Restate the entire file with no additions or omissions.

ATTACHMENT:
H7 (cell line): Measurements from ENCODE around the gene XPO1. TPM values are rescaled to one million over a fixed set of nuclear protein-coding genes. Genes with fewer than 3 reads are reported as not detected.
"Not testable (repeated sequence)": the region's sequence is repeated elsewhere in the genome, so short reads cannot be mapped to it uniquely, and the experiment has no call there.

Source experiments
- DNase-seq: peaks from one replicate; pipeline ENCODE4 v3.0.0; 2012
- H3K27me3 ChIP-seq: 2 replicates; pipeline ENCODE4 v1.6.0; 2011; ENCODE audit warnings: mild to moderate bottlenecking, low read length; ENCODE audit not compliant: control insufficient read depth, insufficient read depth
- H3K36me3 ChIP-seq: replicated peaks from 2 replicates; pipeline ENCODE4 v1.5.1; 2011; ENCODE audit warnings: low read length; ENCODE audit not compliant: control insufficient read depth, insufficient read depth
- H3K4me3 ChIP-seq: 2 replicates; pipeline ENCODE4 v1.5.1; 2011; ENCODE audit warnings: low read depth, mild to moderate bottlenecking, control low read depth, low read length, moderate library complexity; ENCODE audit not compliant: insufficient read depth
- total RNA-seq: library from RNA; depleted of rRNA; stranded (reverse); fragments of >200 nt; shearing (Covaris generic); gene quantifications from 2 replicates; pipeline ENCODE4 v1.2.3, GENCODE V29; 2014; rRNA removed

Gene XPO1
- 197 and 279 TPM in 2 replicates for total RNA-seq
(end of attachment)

H7 (cell line): Measurements from ENCODE around the gene XPO1. TPM values are rescaled to one million over a fixed set of nuclear protein-coding genes. Genes with fewer than 3 reads are reported as not detected.
"Not testable (repeated sequence)": the region's sequence is repeated elsewhere in the genome, so short reads cannot be mapped to it uniquely, and the experiment has no call there.

Source experiments
- DNase-seq: peaks from one replicate; pipeline ENCODE4 v3.0.0; 2012
- H3K27me3 ChIP-seq: 2 replicates; pipeline ENCODE4 v1.6.0; 2011; ENCODE audit warnings: mild to moderate bottlenecking, low read length; ENCODE audit not compliant: control insufficient read depth, insufficient read depth
- H3K36me3 ChIP-seq: replicated peaks from 2 replicates; pipeline ENCODE4 v1.5.1; 2011; ENCODE audit warnings: low read length; ENCODE audit not compliant: control insufficient read depth, insufficient read depth
- H3K4me3 ChIP-seq: 2 replicates; pipeline ENCODE4 v1.5.1; 2011; ENCODE audit warnings: low read depth, mild to moderate bottlenecking, control low read depth, low read length, moderate library complexity; ENCODE audit not compliant: insufficient read depth
- total RNA-seq: library from RNA; depleted of rRNA; stranded (reverse); fragments of >200 nt; shearing (Covaris generic); gene quantifications from 2 replicates; pipeline ENCODE4 v1.2.3, GENCODE V29; 2014; rRNA removed

Gene XPO1
- 197 and 279 TPM in 2 replicates for total RNA-seq